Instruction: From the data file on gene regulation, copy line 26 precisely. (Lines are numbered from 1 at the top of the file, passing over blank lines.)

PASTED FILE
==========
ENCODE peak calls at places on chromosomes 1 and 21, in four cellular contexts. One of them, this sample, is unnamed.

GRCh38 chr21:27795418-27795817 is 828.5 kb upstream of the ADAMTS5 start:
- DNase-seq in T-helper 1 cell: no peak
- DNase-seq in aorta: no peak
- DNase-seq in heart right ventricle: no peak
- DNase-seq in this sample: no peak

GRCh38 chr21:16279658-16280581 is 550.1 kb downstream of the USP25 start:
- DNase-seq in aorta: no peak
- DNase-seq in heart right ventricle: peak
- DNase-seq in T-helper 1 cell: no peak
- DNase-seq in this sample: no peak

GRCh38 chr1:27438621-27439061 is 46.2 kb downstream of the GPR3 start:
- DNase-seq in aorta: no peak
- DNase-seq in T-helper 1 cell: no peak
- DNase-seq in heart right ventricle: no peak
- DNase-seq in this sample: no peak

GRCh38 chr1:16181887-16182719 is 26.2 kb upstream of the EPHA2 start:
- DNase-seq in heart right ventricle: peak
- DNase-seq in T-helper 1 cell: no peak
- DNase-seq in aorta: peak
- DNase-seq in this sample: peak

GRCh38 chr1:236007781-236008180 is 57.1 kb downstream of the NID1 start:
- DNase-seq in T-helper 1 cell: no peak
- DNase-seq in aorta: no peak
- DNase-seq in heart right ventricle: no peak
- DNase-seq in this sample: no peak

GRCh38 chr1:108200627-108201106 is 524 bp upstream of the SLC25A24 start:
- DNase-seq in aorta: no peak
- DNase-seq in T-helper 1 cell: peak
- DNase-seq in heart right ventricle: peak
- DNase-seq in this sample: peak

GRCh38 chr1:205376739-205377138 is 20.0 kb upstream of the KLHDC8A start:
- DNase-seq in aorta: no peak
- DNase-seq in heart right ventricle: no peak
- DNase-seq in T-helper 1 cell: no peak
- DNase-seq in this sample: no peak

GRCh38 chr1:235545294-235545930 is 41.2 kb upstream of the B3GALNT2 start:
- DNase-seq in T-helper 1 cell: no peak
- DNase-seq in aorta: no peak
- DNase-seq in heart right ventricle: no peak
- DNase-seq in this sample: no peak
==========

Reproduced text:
- DNase-seq in this sample: no peak